Sri Lanka v New Zealand, 2nd Test, Colombo, 4th day

New Zealand find reserves of resilience

New Zealand have shown resilience in bouncing back from their defeat in Galle and are within striking distance of a memorable, series-levelling victory

Andrew Fernando at P Sara Oval

November 28, 2012

Comments: 12 | Text size: A | A

Trent Boult took three of the four wickets to fall in the morning, Sri Lanka v New Zealand, 2nd Test, Colombo, 4th day, November 28, 2012
Trent Boult's new-ball partnership with Tim Southee has been responsible for much of New Zealand's success © Associated Press
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"Reflection" has been the buzzword around the New Zealand camp since their loss in Galle. That is a strange concept in sport, because reflecting is something more often done after success. Rarely is the acceptance of a World Cup, a Grand Slam, a Major or Test Mace complete until some mention of allowing the moment to "sink in" has been made. Failure, meanwhile, elicits the desire to "move on". There may be some lip service to the idea of learning from mistakes, but the emphasis is on the future, on "coming back stronger next time."

New Zealand have instead dwelt on their distress. They've taken it all in - their lowest total of the year; their worst losing streak in 67 years; their second three-day loss in nine months. Somewhere amid the smouldering remains of their fifth straight defeat, they found the will to succeed. Through reflection, they have seemingly achieved rebirth, and two such disparate performances can rarely have been seen together in the history of their cricket.

New Zealand's new backbone has been evident since the moment Ross Taylor chose to bat, and has been present throughout the Test. From the afternoon of day one New Zealand have been ahead in the match, and although Sri Lanka fought back in patches, no one who has seen the first four days of play will say they deserve to win this over their visitors. 



At 14 for 2 on the first morning, New Zealand looked set for a now perfunctory rolling collapse, but instead their captain rallied his young accomplice and the pair amassed their side's biggest meaningful stand in years. Whatever may be true about Taylor's leadership - and the din for his replacement has been growing louder for some time now - he has barely made a wrong move in this match.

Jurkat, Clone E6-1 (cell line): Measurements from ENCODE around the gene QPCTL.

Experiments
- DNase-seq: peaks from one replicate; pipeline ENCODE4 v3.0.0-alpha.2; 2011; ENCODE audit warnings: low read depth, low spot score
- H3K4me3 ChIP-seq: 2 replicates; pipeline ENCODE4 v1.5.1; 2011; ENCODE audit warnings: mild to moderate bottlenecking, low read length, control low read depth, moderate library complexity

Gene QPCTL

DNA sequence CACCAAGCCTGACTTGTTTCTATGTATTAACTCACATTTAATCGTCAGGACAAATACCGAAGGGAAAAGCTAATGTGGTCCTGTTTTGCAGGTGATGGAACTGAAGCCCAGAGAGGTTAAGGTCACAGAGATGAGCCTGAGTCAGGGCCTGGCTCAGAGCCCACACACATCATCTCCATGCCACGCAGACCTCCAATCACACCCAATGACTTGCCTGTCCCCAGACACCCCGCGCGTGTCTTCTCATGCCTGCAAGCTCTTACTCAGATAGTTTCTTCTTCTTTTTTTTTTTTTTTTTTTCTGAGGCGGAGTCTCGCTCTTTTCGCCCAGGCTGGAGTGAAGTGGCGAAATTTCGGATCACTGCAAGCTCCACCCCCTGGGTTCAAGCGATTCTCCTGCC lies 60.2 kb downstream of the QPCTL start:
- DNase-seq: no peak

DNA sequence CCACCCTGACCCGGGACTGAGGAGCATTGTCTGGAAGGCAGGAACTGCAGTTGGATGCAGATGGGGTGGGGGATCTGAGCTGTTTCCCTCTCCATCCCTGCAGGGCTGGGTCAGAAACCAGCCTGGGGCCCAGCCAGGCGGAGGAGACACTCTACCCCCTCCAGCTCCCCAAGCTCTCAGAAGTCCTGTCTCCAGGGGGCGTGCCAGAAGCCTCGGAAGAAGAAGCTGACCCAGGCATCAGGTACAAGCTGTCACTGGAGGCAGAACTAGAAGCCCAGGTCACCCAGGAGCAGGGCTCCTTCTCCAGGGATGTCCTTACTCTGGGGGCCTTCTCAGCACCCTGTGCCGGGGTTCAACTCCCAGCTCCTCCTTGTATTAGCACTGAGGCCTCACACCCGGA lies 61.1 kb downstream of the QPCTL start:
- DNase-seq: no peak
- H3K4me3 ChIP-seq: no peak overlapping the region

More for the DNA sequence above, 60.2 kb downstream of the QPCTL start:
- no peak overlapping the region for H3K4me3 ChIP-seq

In his batting, he has been cautious yet purposeful. Take his 74 today, which was struck at a swift 78 per 100 balls, but featured only two boundaries. Mahela Jayawardene may have been protecting the ropes throughout almost Taylor's entire innings, but it is not like New Zealand's captain to show restraint, even on along the ground. This is not a Taylor that has been often seen before. Even his field placements - the retention of the slip cordon and the choking of singles - have veered towards impeccable so far. He has trusted each of his bowlers, and though Doug Bracewell had been wicketless in the series until its final innings, Taylor tossed him the ball at first change, and he removed Sri Lanka's two best batsmen before stumps. 



Tim Southee and Trent Boult have been peerless in this series as well, and they have been the prime architects of New Zealand's dominance in this Test, eclipsing the impact of even Taylor's 216 runs. In Galle, they found hooping movement in the air, and though they have swung the ball impressively in Colombo as well, discipline has been the supplement to their success when movement has eluded them. Even if Sri Lanka grit their way to an unlikely draw tomorrow, New Zealand have an unequivocal victory with which to leave Sri Lanka: a new ball pair who complement each other absolutely and are as promising as any young quicks anywhere in the world. 



Beyond the major performances, New Zealand have also struck upon the unifying mood that once fuelled their success. In the first innings, numbers 8, 9 and 10 made 64 all counted, keeping Sri Lanka in the field for 116 deliveries between them. In the field in the first innings, Martin Guptill leapt low to his right at second slip, snatching a stunner to dismiss Angelo Mathews, who looked set for a lengthy defiance. The following morning, Kane Williamson took as fine a gully catch as any fielder will ever take, to ensure the contributions of Sri Lanka's tail did not match the heft of their own.

In the second innings, New Zealand lost three wickets in four deliveries, and where a week ago a triple strike would have heralded the end, Todd Astle drew from New Zealand's new swell of confidence and helped correct his team's course. The timing of the declaration was another sign of the distance New Zealand have travelled in the past week. Three hundred and sixty three is not a friendly target, but given Sri Lanka achieved 11 less than that on the same ground six years ago, it is not an impossible one either. 



"Following the Test in Galle there was a lot of hurt," New Zealand coach Mike Hesson said. "We had performed pretty well in Bangalore and gave ourselves a chance, but results don't lie. Five in a row is hard to take. We all reflected on our performance and we did a lot of hard work and individuals took responsibility as well. A few guys went away and worked out their method with the bat." 



Hesson's words echo those of each of his charges over the past few days. Before the Test, Southee said he and his team-mates had "trained the house down," and spoke of the desperation in the side to begin winning again. Crucially, that desperation has been tempered with the composure and patience that define good Test sides.